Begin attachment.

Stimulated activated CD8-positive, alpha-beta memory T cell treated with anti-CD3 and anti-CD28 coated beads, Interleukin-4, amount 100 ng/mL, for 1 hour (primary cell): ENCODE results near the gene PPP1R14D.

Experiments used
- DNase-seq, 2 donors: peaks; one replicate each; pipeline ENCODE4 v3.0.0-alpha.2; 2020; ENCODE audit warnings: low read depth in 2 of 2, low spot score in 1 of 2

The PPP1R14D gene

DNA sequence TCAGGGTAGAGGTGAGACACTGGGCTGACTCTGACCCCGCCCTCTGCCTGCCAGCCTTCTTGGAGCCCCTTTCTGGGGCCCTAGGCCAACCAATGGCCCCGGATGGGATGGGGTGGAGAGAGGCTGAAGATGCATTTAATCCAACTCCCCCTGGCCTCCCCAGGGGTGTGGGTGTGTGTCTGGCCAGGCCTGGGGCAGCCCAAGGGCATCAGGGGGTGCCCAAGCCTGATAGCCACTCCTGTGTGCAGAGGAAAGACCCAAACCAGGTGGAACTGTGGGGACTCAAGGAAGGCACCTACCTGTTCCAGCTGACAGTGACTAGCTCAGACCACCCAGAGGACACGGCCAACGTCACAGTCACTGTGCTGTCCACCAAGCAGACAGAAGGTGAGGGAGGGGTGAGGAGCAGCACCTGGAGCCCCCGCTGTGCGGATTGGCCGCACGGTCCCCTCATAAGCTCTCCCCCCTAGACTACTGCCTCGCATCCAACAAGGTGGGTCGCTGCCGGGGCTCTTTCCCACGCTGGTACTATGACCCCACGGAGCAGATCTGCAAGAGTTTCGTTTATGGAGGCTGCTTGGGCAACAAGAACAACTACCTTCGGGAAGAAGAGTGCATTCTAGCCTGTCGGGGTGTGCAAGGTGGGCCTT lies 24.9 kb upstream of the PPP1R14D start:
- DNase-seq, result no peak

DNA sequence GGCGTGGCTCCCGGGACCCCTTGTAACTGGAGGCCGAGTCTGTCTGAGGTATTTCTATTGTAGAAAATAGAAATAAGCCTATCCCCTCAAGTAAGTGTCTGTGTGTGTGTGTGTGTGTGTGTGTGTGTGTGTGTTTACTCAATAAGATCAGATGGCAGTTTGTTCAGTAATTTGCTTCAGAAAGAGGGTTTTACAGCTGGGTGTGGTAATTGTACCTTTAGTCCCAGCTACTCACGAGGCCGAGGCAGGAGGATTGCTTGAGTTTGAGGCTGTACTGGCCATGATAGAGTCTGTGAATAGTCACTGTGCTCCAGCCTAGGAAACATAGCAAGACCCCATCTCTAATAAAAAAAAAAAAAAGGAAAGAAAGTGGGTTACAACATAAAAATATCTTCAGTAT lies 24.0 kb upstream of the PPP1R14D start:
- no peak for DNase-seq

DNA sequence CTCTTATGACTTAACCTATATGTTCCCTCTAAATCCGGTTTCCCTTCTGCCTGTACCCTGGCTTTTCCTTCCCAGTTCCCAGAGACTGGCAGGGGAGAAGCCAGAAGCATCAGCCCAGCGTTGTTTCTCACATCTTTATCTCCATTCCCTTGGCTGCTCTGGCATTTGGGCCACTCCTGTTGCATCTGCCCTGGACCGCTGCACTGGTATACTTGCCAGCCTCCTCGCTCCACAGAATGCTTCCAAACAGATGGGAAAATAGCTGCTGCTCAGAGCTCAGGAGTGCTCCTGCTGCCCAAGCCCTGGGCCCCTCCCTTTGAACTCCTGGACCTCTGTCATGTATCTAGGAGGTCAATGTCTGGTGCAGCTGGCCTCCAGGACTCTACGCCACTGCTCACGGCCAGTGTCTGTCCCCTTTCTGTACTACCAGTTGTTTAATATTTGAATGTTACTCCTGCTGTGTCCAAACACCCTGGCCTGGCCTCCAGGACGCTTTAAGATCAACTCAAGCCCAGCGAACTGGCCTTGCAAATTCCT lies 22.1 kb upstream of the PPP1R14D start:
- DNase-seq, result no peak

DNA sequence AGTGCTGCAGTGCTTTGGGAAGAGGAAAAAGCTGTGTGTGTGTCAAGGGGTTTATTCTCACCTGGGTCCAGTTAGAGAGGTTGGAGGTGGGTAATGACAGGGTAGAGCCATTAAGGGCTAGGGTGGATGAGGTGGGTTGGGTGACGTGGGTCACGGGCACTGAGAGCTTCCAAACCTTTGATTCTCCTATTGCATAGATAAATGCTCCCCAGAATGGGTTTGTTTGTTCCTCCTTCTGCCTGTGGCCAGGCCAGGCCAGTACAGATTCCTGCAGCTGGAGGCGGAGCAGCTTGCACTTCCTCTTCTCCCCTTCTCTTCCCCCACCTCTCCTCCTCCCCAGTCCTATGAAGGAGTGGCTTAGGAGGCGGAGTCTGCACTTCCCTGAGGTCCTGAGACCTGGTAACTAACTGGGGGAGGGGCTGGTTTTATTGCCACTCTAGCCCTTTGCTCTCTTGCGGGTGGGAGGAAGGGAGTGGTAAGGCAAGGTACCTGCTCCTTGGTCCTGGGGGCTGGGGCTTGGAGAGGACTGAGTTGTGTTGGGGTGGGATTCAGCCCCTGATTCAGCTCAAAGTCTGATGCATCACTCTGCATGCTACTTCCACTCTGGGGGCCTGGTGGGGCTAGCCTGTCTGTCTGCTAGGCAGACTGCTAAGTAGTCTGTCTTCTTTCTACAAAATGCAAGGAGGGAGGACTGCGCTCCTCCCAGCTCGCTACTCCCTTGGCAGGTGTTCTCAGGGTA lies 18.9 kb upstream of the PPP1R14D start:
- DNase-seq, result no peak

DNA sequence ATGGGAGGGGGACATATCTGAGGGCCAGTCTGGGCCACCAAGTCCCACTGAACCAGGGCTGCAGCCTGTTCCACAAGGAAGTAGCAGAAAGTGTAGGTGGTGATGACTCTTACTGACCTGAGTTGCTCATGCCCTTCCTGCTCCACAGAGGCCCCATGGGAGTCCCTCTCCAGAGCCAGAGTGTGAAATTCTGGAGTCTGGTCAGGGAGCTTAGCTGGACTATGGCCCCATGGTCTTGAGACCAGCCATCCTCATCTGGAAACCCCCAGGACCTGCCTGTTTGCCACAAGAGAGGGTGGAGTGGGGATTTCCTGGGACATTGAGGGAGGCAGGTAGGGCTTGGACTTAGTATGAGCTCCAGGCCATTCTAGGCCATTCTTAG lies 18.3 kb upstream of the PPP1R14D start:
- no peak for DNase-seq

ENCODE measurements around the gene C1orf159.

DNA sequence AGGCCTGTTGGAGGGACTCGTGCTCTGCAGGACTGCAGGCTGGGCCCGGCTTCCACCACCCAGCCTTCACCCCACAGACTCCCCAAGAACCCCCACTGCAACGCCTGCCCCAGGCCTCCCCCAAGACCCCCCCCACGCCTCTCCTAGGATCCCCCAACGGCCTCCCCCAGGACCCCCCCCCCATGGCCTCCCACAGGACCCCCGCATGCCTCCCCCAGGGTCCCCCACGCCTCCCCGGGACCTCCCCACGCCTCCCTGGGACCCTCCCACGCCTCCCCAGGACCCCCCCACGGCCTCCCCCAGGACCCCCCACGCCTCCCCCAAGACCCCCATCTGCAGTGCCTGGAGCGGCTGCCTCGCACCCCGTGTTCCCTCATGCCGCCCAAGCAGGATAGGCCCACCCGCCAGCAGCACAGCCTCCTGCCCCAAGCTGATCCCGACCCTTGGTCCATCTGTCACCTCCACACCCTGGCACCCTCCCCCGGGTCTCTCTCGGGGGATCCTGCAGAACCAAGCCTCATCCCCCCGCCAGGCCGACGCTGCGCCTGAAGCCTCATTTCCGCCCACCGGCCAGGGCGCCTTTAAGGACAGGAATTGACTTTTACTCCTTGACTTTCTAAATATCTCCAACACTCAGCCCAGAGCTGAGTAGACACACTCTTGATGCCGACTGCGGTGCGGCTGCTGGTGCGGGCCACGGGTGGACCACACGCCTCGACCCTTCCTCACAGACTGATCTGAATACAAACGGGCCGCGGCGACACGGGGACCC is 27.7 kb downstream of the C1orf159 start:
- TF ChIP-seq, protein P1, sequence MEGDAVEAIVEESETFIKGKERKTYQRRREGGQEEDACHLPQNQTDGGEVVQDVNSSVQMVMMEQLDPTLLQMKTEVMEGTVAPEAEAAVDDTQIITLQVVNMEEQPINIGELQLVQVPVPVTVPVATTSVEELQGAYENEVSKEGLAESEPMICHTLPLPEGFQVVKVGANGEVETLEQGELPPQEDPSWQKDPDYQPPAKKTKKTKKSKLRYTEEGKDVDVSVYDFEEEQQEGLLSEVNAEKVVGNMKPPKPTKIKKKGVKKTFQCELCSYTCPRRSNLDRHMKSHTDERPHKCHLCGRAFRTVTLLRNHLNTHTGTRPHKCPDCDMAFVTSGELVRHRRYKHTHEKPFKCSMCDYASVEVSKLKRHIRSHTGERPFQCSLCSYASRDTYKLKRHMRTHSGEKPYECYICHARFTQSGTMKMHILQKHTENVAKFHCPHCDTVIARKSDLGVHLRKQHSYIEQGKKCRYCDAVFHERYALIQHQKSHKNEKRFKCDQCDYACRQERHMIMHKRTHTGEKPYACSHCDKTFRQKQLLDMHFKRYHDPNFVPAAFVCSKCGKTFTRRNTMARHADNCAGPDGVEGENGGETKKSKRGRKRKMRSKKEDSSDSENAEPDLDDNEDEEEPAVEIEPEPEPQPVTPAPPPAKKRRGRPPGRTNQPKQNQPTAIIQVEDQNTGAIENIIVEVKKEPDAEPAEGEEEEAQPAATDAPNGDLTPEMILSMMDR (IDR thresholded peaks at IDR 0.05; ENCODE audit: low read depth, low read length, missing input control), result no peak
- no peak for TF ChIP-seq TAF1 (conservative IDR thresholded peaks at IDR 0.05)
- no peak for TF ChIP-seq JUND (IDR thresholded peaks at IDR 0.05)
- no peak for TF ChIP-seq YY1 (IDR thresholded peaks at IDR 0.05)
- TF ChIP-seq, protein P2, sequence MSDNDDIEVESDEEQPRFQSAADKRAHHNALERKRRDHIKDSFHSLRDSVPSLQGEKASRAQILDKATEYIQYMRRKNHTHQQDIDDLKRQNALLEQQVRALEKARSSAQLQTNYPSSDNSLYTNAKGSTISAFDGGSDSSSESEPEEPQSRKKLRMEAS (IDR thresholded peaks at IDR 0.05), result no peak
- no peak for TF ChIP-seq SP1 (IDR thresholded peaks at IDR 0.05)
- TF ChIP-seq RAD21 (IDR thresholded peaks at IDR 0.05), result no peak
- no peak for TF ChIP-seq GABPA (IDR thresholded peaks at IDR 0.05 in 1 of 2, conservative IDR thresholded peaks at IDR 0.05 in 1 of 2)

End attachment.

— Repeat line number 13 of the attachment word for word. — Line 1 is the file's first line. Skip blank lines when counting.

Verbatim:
DNA sequence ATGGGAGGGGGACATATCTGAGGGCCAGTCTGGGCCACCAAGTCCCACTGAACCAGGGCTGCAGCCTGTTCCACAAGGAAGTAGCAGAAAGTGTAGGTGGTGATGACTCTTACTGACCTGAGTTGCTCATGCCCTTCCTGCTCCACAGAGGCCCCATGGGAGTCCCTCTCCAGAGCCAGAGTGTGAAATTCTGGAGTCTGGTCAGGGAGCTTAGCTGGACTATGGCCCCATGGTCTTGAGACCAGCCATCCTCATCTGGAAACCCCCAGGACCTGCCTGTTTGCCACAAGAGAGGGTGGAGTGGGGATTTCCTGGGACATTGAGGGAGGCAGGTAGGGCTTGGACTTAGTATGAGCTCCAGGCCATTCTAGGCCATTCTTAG lies 18.3 kb upstream of the PPP1R14D start: